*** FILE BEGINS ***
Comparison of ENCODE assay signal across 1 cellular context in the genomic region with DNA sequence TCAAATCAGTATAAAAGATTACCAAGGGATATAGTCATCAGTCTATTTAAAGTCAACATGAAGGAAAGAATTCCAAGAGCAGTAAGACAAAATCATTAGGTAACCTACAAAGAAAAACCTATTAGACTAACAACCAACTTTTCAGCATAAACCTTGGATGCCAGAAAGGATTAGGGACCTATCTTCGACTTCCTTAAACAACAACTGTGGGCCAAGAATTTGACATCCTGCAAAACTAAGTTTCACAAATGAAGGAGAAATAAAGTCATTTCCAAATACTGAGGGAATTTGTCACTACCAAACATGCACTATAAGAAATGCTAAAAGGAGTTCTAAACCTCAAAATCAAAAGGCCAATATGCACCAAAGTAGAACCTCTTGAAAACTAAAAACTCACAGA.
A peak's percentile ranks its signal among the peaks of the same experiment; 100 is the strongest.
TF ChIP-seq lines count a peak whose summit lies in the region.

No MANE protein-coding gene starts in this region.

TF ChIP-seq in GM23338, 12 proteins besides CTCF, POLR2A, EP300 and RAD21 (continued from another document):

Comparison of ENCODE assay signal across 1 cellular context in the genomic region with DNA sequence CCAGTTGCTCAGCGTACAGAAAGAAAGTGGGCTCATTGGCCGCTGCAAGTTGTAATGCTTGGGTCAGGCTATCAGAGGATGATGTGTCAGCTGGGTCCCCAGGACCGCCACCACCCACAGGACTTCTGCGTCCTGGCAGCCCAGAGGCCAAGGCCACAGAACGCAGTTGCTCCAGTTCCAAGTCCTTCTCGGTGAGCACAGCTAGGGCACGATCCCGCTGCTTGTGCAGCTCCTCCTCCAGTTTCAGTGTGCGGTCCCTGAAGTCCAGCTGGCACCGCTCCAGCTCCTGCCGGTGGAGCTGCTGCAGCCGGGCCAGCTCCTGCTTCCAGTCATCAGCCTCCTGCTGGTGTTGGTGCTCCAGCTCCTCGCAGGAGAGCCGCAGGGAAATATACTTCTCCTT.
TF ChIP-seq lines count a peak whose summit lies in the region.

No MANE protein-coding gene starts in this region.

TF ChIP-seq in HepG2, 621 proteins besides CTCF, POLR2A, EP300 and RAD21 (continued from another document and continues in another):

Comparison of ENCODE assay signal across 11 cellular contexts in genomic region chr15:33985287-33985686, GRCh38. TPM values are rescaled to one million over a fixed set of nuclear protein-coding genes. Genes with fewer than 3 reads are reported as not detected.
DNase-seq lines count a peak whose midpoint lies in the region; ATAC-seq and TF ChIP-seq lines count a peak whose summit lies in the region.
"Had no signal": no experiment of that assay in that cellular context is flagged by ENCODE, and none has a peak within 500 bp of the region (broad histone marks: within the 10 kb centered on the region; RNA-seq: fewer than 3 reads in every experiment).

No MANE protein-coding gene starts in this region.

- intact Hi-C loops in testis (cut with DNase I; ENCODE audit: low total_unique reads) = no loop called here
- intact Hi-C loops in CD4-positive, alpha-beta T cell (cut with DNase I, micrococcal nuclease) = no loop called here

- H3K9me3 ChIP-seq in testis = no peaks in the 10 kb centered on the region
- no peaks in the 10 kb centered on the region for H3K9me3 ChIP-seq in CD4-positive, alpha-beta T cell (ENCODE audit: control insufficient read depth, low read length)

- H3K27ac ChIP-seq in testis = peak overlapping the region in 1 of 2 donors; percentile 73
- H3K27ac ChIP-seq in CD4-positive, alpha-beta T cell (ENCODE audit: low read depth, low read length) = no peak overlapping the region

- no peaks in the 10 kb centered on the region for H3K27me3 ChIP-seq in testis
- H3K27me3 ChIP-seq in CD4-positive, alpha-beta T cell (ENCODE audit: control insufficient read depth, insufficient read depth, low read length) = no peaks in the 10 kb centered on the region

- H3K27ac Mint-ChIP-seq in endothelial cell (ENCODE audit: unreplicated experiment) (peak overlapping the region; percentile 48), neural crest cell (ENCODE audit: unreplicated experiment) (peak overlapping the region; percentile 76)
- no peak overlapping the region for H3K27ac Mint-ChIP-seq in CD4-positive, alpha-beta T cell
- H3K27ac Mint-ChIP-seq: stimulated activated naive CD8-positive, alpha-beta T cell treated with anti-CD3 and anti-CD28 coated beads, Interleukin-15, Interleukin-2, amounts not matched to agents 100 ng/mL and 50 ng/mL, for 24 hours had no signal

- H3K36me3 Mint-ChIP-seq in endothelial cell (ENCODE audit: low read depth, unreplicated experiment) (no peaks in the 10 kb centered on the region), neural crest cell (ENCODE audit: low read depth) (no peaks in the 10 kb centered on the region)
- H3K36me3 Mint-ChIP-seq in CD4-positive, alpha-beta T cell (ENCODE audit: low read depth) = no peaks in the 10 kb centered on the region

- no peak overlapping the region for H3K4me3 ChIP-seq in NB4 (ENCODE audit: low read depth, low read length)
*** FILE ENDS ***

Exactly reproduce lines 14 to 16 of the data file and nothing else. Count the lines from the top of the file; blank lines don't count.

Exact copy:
- intact Hi-C loops in testis (cut with DNase I; ENCODE audit: low total_unique reads) = no loop called here
- intact Hi-C loops in CD4-positive, alpha-beta T cell (cut with DNase I, micrococcal nuclease) = no loop called here

- H3K9me3 ChIP-seq in testis = no peaks in the 10 kb centered on the region